human909 wrote:Philistine wrote: It never ceases to amaze me that so many people - usually late teen and twenty-something males - consider themselves too cool to wear helmets, and openly flout the law. If I set out to break the law (any law), I will do my level best to ensure that my activities remain as low key as possible. It seems they are saying to any passing policeman "here I am, come and pinch me!"
Civil disobedience is not effective if you do it out of sight. They are doing more to undermine the law that you or me.DavidS wrote:Unfortunately it seems too difficult to get a decent civil disobedience campaign on this law.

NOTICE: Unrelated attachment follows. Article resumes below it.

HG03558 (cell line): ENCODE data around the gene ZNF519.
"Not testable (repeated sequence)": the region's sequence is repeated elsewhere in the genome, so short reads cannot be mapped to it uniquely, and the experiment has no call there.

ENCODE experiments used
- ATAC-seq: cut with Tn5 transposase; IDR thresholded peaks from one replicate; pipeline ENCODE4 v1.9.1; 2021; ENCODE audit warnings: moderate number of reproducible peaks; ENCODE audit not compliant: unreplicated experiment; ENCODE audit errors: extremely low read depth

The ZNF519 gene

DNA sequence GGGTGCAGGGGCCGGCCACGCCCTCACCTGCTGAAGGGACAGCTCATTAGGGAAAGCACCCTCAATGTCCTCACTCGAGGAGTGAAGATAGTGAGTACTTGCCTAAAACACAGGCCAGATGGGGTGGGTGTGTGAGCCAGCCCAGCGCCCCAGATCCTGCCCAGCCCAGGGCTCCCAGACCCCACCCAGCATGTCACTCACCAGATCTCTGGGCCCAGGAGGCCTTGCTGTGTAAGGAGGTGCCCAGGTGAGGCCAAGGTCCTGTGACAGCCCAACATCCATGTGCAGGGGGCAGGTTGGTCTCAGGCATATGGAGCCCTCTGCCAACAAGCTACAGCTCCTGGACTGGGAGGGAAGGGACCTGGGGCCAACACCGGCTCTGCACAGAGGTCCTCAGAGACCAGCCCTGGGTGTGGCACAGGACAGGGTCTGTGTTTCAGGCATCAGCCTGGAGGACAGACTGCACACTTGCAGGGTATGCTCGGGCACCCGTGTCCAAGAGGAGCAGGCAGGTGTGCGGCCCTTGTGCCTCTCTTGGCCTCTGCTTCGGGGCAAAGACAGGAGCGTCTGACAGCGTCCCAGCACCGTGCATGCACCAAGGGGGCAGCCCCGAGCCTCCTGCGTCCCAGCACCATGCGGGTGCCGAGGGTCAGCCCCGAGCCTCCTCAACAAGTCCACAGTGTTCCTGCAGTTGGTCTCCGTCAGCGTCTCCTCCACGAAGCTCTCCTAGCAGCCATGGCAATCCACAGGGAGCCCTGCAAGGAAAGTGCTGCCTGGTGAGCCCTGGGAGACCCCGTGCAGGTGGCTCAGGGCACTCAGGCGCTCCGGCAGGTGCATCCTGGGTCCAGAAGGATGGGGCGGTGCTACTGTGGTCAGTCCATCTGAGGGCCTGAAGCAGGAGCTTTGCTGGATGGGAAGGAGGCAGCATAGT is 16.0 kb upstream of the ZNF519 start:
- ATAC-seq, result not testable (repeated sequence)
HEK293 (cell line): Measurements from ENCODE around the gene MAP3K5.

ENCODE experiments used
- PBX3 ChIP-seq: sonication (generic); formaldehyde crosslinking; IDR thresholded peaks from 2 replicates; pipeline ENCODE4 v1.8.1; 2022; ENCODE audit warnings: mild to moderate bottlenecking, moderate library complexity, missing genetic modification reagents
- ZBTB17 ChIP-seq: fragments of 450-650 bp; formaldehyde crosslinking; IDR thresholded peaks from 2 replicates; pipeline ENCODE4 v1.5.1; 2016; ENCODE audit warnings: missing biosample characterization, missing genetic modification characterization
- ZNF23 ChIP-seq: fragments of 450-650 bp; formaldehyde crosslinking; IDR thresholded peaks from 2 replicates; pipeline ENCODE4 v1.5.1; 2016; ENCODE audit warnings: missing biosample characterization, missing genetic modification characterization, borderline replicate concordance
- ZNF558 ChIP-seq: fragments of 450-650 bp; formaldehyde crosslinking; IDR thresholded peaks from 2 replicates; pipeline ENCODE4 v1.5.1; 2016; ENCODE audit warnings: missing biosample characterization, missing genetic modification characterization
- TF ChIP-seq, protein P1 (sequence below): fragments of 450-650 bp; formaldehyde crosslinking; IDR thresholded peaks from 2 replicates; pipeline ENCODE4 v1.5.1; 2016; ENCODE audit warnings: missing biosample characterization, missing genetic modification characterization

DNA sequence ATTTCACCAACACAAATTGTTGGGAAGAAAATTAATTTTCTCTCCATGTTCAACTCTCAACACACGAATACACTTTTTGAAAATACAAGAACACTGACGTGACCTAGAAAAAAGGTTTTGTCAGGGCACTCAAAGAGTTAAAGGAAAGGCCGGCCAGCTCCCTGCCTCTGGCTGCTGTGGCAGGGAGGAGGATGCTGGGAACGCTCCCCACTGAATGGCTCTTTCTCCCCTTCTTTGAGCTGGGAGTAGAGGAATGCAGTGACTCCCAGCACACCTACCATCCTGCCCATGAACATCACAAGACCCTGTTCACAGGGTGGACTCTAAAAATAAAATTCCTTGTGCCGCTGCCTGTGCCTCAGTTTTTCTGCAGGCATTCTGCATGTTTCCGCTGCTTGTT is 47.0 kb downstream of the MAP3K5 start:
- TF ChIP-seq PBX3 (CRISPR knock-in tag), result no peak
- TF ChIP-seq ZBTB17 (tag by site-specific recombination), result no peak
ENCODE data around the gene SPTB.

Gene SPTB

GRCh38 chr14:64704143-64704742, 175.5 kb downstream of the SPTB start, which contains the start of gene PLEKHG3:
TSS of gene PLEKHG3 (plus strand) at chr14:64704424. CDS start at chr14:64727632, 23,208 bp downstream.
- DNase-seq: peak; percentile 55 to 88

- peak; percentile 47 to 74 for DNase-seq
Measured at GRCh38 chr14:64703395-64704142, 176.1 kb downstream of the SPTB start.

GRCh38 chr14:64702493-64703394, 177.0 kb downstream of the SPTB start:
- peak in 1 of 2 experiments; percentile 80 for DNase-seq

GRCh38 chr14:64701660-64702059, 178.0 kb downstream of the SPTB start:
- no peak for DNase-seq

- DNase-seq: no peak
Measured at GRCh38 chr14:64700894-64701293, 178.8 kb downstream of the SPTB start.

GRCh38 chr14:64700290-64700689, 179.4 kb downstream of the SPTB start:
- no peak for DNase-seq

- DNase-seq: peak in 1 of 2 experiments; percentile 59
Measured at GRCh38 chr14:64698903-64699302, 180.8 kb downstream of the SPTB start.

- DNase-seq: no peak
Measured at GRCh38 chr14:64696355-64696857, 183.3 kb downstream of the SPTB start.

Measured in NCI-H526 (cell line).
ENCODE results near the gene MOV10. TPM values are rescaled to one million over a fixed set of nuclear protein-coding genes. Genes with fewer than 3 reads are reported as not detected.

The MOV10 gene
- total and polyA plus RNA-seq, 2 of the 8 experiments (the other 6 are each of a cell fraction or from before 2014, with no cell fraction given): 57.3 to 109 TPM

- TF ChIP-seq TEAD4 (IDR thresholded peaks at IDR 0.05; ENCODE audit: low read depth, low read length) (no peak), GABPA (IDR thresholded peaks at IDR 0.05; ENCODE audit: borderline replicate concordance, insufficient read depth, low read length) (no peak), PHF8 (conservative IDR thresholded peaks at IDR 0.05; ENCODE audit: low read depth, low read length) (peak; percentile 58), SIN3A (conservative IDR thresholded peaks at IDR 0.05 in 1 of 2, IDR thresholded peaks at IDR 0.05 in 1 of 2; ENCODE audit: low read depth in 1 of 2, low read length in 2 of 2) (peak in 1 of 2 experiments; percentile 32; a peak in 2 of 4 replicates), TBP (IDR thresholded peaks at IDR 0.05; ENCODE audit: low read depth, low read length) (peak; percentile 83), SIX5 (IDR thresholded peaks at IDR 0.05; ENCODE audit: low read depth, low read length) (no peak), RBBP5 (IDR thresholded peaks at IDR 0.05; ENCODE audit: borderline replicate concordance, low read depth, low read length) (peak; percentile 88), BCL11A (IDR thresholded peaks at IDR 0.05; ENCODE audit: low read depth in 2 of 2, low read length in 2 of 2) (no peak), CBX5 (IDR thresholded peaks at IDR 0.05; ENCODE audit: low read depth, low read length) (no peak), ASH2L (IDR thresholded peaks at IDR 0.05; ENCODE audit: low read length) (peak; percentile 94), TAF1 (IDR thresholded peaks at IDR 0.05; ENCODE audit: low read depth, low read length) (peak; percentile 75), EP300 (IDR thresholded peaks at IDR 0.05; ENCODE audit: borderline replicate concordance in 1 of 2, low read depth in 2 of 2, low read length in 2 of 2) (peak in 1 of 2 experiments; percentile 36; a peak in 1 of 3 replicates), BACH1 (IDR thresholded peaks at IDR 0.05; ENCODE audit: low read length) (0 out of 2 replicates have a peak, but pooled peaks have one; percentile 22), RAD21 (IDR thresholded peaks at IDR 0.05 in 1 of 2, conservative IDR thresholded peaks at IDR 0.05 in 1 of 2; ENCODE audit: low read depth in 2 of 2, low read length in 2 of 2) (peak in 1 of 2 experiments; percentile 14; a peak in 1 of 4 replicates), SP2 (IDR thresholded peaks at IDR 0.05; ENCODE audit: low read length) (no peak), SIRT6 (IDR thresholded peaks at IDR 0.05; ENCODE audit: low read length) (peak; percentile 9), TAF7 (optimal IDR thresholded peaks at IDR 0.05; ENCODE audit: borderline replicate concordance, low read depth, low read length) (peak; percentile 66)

Civil disobedience is not particularly effective unless you have the support of a large percentage of the population. MHL doesn't have this.
It also helps if those doing it are REALLY committed and persistent. Sue Abbott is one. Though she is only one person.'
That said the aboriginal youth in the Northern Territory achieve it through civil disobedience.
I have heard people advocate that if you don't believe in the law then don't wear one and just take the fine as an act of civil disobedience. In QLD - you can't keep doing that. I believe that once you have had a few you are required to go to court. So, even if you could afford to keep paying them you'd end up in a lot of trouble eventually.
I understand that the laws are enforced to different extents everywhere.. but in BNE if you ride around near the city any amount you will be caught. I know people that have letters of exemption, and they get stopped regularly.